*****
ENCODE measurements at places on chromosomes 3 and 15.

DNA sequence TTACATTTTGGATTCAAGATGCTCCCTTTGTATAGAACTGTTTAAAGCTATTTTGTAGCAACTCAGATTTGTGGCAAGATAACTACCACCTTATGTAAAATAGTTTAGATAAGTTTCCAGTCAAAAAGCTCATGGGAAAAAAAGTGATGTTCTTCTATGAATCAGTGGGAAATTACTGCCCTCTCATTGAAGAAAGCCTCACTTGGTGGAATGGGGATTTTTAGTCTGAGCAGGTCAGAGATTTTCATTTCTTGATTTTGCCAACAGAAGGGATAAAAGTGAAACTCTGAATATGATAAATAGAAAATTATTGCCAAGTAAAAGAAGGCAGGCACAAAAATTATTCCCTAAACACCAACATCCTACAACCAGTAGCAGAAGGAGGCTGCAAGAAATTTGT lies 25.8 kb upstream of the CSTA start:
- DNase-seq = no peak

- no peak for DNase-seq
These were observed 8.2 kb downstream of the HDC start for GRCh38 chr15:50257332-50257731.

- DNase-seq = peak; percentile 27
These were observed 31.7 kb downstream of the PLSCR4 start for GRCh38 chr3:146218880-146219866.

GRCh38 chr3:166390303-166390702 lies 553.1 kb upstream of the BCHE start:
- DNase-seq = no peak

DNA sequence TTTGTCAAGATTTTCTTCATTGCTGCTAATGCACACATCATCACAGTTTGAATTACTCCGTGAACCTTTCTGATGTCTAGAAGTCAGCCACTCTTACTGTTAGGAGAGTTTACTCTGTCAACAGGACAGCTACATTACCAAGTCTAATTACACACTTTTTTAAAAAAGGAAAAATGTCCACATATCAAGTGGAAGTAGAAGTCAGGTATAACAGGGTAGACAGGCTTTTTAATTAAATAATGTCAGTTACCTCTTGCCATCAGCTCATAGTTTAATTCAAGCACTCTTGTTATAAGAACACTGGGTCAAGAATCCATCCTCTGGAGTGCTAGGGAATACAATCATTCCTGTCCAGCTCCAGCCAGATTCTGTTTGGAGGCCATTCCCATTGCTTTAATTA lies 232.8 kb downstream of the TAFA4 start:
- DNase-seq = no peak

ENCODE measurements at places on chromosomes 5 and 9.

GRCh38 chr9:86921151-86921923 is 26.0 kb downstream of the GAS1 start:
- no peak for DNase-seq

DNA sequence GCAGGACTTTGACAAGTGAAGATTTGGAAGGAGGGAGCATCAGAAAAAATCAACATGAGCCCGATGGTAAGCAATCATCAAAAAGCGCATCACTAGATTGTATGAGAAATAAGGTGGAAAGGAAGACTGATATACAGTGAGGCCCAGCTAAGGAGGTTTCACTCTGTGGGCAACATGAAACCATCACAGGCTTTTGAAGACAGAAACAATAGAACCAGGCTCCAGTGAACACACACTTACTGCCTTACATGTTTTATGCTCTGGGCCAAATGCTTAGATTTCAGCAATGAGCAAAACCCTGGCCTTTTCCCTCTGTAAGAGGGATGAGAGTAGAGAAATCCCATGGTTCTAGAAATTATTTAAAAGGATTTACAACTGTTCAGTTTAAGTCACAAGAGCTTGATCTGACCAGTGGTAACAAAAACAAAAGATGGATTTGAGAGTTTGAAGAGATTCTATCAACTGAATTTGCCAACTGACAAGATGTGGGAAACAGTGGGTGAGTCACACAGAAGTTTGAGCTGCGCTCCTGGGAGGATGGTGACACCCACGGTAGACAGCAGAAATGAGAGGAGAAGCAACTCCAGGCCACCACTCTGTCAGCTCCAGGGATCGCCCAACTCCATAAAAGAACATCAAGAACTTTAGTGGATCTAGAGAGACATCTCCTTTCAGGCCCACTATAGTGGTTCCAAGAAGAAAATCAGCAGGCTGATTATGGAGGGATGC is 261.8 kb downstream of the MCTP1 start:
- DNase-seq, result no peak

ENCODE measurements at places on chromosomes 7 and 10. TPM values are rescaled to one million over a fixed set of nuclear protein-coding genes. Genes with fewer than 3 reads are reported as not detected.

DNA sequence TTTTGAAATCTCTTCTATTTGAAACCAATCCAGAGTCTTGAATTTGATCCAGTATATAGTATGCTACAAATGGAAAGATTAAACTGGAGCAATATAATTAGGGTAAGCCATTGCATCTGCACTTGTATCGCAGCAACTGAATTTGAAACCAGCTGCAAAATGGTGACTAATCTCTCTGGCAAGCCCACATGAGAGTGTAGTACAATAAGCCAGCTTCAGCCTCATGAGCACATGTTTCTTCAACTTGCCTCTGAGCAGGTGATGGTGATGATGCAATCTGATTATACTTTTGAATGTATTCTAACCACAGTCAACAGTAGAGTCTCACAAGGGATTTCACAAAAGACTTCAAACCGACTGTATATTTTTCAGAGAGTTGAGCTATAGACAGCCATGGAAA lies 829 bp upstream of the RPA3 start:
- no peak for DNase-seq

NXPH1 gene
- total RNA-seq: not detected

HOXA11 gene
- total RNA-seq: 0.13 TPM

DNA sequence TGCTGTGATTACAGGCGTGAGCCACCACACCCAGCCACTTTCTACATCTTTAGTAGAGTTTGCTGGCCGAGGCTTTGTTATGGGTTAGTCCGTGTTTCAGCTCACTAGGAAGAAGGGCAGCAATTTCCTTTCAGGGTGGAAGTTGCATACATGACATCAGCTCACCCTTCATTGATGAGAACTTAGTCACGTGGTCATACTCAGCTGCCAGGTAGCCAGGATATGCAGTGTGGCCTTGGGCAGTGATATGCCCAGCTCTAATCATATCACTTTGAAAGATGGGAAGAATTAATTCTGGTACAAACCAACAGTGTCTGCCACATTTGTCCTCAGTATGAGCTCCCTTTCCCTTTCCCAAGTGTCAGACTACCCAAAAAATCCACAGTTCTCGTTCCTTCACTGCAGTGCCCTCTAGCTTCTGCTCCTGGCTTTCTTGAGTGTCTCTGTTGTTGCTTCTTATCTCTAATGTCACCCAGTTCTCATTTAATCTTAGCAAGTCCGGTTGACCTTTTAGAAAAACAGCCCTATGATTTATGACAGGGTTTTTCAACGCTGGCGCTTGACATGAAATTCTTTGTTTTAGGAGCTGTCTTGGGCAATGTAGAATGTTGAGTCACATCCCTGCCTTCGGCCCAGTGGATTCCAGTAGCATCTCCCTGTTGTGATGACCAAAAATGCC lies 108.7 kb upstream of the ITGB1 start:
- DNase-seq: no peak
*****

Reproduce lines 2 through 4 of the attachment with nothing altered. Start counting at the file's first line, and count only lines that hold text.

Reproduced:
DNA sequence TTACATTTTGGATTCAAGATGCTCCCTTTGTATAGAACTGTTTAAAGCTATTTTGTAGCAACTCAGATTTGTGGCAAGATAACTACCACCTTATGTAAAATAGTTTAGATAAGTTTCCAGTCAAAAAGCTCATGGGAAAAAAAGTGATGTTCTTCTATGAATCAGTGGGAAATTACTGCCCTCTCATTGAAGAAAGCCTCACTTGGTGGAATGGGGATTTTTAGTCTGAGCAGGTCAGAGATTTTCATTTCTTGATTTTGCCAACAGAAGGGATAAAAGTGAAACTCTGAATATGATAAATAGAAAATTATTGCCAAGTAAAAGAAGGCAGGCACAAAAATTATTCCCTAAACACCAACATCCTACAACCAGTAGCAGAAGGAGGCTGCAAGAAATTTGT lies 25.8 kb upstream of the CSTA start:
- DNase-seq = no peak

- no peak for DNase-seq